‘Showgirls’: A Majestic Trash Classic Turns 20, Darlin’

On its 20th anniversary, we pay homage to the NC-17 stripper odyssey. Ridiculed and discarded upon its release, the deliciously outrageous film is now regarded as a camp masterpiece.

United Artists/Everett

Ladies and gentlemen, fire up the VHS—or the laserdisc if you’re fancy: Showgirls just turned 20. She can’t quite drink yet, and lord knows she didn’t go to college, but you better believe this baby is legal, and it’s long past time to celebrate Showgirls for the star she is.

Twenty years ago today, theaters opened their doors and offered up the greatest film Hollywood ever made. Naturally, Showgirls was condemned by critics, denounced by every advocate of family values in the land, and with a production budget of $45 million, Showgirls failed to return its investment, bringing in only $20 million. Showgirls’ catastrophic reception effectively ruined the career of star Elizabeth Berkley and relegated its director, Paul Verhoeven, back to the halls of B-movie sci-fi from whence he came.

But I think I speak for all of us when I say: It wasn’t you, Showgirls, it was us. Showgirls needed time to teach us how to watch it—a lesson studios learned the nice way when the film became a massive hit on home video. Showgirls was a masterpiece before it was a masterpiece, entertaining teen boys around the world as an unofficial video nasty. But if teen boys were strip mining Showgirls for its vast resources of female nudity, it was the queens and the gays who were the first to appreciate Showgirls for the majestic trash that it is.

For the uninitiated—you’re so lucky, go watch it now!—Showgirls is the story of Nomi Malone (Berkley, aka Saved by the Bell’s goody two-shoes Jessie Spano), a drifter with a dream of the stage who will do whatever it takes to get there. After stripping part-time, she falls under the wing of Crystal Connors (Gina Gershon), the diva superstar of the Stardust hotel and casino's topless dance revue Goddess, and her boyfriend Zack Carey (Kyle MacLachlan), the Stardust's entertainment director. What transpires is All About Eve on cocaine, as Nomi and Crystal engage in a fantastic backstabbing back and forth involving boat show prostitution trickery and bodies being thrown down flights of stairs.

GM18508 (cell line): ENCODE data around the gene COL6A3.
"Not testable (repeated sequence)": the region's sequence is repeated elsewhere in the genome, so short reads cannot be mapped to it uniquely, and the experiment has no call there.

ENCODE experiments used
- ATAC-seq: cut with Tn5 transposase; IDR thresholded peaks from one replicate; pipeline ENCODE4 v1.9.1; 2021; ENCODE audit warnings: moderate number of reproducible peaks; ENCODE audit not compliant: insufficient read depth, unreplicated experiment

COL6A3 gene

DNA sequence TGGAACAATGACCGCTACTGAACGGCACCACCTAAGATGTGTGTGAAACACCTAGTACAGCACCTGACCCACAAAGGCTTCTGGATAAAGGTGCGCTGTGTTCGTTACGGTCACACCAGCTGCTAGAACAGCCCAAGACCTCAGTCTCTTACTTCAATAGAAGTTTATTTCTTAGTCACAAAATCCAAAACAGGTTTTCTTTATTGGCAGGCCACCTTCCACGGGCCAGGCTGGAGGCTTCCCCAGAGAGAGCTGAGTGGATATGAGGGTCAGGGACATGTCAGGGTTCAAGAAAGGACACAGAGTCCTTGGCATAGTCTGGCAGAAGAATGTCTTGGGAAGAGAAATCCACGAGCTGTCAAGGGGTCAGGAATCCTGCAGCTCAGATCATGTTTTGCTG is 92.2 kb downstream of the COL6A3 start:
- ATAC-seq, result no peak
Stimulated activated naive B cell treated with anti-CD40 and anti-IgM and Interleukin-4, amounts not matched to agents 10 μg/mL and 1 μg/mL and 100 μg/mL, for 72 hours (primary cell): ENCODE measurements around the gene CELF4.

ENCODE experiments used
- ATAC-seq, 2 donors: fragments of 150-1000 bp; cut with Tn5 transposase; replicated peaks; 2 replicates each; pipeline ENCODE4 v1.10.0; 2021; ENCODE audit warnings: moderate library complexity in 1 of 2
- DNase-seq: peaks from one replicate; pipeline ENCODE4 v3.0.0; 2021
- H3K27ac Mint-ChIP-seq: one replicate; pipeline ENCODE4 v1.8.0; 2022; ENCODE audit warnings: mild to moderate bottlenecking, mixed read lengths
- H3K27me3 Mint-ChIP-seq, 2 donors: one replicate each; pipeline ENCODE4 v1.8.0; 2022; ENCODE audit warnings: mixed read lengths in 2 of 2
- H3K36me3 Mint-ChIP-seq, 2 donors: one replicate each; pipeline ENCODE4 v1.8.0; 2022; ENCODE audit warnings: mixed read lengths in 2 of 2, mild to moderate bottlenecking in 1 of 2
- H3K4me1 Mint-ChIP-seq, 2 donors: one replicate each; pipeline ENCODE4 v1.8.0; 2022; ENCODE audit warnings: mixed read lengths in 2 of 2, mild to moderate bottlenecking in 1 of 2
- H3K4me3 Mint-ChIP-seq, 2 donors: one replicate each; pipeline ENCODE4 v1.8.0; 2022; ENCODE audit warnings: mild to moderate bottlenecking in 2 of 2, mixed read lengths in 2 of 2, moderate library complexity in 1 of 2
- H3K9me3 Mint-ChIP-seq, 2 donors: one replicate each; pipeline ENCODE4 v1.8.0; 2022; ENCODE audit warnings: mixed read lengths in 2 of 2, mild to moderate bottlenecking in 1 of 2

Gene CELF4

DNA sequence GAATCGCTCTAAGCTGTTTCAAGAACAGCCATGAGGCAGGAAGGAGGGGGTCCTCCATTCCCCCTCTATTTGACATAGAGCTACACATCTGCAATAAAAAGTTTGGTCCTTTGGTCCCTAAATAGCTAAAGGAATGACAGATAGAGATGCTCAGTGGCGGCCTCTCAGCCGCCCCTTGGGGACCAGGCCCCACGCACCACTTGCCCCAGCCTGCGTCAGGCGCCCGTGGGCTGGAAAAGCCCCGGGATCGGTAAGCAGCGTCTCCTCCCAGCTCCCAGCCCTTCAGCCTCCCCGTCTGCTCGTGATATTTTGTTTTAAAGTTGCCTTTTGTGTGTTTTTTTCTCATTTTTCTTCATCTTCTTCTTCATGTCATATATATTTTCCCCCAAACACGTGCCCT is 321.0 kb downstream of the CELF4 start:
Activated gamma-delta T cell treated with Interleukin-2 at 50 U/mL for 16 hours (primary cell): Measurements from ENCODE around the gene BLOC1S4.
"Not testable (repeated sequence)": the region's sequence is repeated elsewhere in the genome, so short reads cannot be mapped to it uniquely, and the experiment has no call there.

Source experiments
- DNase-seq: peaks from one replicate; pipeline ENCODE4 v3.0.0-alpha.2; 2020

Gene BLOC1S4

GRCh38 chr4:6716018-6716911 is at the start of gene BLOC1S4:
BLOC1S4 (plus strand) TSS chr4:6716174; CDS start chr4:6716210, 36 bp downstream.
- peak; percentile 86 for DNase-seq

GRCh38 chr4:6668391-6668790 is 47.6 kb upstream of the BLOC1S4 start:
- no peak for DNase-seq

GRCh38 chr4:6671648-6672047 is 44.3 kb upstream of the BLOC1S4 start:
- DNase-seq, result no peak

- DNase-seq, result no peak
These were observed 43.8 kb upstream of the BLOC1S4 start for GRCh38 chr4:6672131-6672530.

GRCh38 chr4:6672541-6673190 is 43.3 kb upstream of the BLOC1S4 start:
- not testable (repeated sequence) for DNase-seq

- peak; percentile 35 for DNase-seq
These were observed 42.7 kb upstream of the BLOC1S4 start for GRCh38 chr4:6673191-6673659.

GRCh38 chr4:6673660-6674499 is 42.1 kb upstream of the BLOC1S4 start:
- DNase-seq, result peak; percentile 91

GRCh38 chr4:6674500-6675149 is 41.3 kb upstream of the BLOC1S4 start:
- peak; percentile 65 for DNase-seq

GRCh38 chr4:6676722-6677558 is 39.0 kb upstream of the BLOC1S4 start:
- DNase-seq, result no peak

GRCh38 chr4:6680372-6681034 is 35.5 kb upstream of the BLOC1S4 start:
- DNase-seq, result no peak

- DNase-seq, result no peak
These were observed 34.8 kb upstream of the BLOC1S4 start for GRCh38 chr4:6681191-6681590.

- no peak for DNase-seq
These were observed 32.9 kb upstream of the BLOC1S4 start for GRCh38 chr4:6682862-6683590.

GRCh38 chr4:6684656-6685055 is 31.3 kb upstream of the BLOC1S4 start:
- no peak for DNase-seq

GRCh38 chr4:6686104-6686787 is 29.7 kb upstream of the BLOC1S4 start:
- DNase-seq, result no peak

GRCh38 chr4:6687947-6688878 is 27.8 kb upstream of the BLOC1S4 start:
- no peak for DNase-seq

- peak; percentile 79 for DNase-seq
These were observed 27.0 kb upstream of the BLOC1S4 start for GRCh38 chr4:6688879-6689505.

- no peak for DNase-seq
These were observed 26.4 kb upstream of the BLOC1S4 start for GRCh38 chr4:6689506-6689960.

Yes, “whatever it takes” was approved by the studios to mean NC-17, and given free rein Verhoeven and screenwriter Joe Eszterhas threw everything but the kitchen sink at the censors. There’s nudity of all kinds, foul language, graphic violence, and yet somehow it’s still the souls of the characters that manage to be the most vulgar. Even more amazingly, all of the filth onscreen is presented with the resplendent beauty of Hollywood studio filmmaking at its best—vibrant colors, elaborately planned camerawork, expensive costumes and set pieces.

The result was the Sistine Chapel of vulgarity, a two-hour tour of all the things you never got to see at the movies before—and once Showgirls debuted, all the things you certainly haven’t seen since.

Elizabeth Berkley’s deranged performance as Nomi, from that outrageous pool sex/convulsion sequence to her character’s pronunciation of Versace (“Versayce”), was viciously ridiculed at the time, and pigeonholed as “Jessie Spano Gone Bad.” But in recent years she’s had a comeback—most notably, most ironically, and most excellently as a celebrity cast member of Dancing with the Stars. Gina Gershon’s delicious turn as the Southern diva bitch from hell, Crystal “You’re a whore, darlin’” Connors, is now the stuff of camp legend. And it helped that Gershon seemed to be the only one in on the joke.“I thought Showgirls was going to be a very dark, intense movie, and when I got to the set, I felt, wow, this is not what I was expecting,” Gershon told The Daily Beast. “It’s like you’re going to see a Wagner orchestra and it’s a Britney Spears concert. I thought I was maybe in a different movie than everyone else. I thought, OK, this is going to be really funny! So I just had fun with it.”

Of course, Gershon has since become something of a legend of cult cinema—a one-woman Russ Meyer revival. If Gershon never had a crack again at mainstream success, who needs those Hollywood hacks when you could play butch lesbians for the Wachowskis, anime porn moguls for Olivier Assayas, and fried chicken enthusiasts for William Friedkin? Even Verhoeven has reopened the doors that shut to him after Showgirls, as the success of his World War II film Black Book led to work with Hollywood once more.

Yes, it’s a happy ending for Showgirls, and a lesson to us all that opinions might change, but cinema is forever. And the existence of cinema like Showgirls is a happy ending for everyone.

So leave your inhibitions at the door and embrace the triumph of trash that is Showgirls. You’re never too old for that whore-y look!